Friday will mark exactly one year since the historic vote to leave the EU. The government has said it’s committed to getting the “best deal for Britain” – and talks in Brussels have just begun.

The Governor of the Bank of England said on Tuesday that growth in real wages will be “weaker” as the UK negotiates its departure from the EU.

FactCheck looks at four ways Brexit has had an impact so far.

1. Your weekly shop costs more

Inflation is the increase in the price of goods and services over time. The Bank of England wants prices to rise at a rate of 2 per cent a year. That’s what economists consider the goldilocks zone: it’s not so low that it stifles growth, and it’s not so high that it makes living costs unsustainable.

We usually measure inflation with the Consumer Prices Index. The CPI looks at a “basket” of everyday items that reflect Brits’ spending patterns to see how prices are changing.

New additions to the 2017 basket include non-dairy milk, gin, cycle helmets and cider. We’ve got hipsters to thank for that. It surely won’t be long before beard-trimmers make it onto the list.

Since last year’s Brexit vote, and the subsequent drop in the value of the pound, CPI inflation has been well over the magic 2 per cent. It currently stands at a four-year high of 2.9 per cent.

The price of goods and services in the UK is particularly affected by the value of the pound because Brits tend to rely on imports – especially when it comes to buying physical goods like food and raw materials.

When sterling falls, the pound doesn’t go as far as it used to abroad. That leaves UK supermarkets and retailers out of pocket. They pass the costs on to consumers in the form of higher prices.

Remember the Marmite drought of 2016, when Tesco took the divisive spread off the shelves? That was because Marmite’s owner, Unilever, had wanted to raise prices by 10 per cent to make up for money it lost when the pound plummeted after the Brexit vote.

It’s worth saying that the value of sterling has improved since the immediate aftermath of the referendum. But the Bank of England expects inflation to rise to 3 per cent this autumn as the pound is still relatively weakened by the vote to leave.

2. The average holiday costs 35 per cent more than it did before the vote

It’s not just at home where Brits are worse off post-Brexit.

According to the Hotel Price Index, holidays to Europe are now 35 per cent more expensive and 90 per cent of the most popular international destinations cost more to visit., who compile the data using a large sample size, put this down to a weak pound post-referendum.

As a nation, we take 29.3 million holidays to EU countries every year. That means a lot more families feeling the pinch.

3. Salaries will be £1,000 lower this year than they would have been without Brexit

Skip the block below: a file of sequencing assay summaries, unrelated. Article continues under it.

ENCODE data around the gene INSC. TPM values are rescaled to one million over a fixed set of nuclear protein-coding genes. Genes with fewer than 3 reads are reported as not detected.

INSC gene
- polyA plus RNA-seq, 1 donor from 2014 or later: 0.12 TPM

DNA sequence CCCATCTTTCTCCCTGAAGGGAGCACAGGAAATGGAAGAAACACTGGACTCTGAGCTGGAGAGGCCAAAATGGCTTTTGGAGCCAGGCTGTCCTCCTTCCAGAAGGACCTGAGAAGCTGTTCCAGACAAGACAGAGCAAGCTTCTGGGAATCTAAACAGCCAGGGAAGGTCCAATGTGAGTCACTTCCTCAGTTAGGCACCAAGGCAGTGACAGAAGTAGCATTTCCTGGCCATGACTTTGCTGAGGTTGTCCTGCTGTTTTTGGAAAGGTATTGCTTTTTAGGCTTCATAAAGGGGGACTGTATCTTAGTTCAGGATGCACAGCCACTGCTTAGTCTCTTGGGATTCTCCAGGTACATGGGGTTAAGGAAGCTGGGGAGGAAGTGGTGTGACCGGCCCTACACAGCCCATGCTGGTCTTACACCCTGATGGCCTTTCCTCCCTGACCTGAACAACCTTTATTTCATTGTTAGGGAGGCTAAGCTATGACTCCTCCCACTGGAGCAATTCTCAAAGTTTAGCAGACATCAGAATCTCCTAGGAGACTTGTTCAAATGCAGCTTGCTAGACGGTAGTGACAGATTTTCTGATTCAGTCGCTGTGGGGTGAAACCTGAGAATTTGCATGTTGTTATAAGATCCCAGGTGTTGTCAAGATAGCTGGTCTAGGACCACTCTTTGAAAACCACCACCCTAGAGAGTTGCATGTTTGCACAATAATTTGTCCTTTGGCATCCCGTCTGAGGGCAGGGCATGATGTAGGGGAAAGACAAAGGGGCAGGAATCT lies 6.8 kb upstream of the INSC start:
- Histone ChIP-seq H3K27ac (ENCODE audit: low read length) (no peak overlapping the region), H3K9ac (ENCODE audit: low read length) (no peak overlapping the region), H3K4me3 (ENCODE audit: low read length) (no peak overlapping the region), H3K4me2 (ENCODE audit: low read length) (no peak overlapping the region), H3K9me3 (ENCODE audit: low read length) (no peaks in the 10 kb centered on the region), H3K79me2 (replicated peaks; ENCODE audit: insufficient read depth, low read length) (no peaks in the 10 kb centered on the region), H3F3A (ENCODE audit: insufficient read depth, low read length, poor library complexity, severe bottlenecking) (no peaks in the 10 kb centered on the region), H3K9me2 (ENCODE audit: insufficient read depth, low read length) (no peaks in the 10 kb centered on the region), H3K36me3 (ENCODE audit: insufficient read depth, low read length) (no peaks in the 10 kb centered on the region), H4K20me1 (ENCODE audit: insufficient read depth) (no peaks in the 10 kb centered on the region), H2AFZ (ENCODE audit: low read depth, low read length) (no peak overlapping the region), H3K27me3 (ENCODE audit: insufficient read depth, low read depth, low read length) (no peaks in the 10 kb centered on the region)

The Governor of the Bank of England, Mark Carney, said on Tuesday that we can expect “weaker real income growth” as we leave the EU.

In other words, wages will still rise, but at a slower rate than they would have done if we had voted to remain in the EU.

In May, the Bank said that salaries will be £1,000 lower this year than they would have if Brexit wasn’t happening.

4. Jobs are in jeopardy as companies consider leaving Britain – taking their tax revenue with them

A million people in Britain work in the financial services sector. The head of the London Stock Exchange said in January 2017 that up to 232,000 jobs could be lost as a result of Brexit, citing research by EY and the London School of Economics.

As recently as May this year, Deutsche Bank, JP Morgan and Goldman Sachs said they were considering moving at least 9,000 jobs out of the UK as a result of the leave vote. More than a quarter of UK financial services firms surveyed by Ernst and Young say that they will move some staff or some of their operations abroad.

Although EY notes that “the majority of firms are maintaining their commitment to the UK”, and more than a third of companies have yet to announce their position on staff changes post-Brexit.

One of the things that has made the UK attractive for financial services companies in recent decades is the fact that our membership of the EU means that firms can be part of the “passporting” scheme.

Passporting means that once you can show regulators that you’re fit to do business in one EU member state, you can start trading in all of the other member states, without having to complete 28 separate approval processes.

It’s not clear whether the UK will be able to stay a part of the passporting scheme when we leave the EU. If we can’t offer companies passporting rights, the UK will become significantly less attractive for businesses.

This could mean even less money available for public services. The taxes the UK government gets from the financial services industry cover almost two thirds of the cost of the NHS. If large numbers of financial services firms move out of the UK, we could lose that revenue.

Although outside financial services, there have been a few positive noises, with Tata Steel announcing in May that it would stay in the UK, safeguarding 1,700 jobs and creating 300 more.

Is it all doom and gloom?

Mr Carney’s speech ruffled feathers among pro-Brexit campaigners, with Professor Patrick Minford of the group Economists for Brexit accusing him of “irrational scaremongering”.

Professor Minford argues that the opportunity for “unilateral free trade” – the ability to make our own trade agreements with other countries once we leave the EU – will bring greatly enhanced economic prosperity to Britain.

Indeed, even the weaker pound is not without its upsides, as it makes UK exports relatively cheaper for foreign buyers. In theory, this could be a boost to British businesses who want to sell products abroad.

But as Professor Minford acknowledges, these benefits would take a while to materialise.

We’ll have to wait and see if he’s right.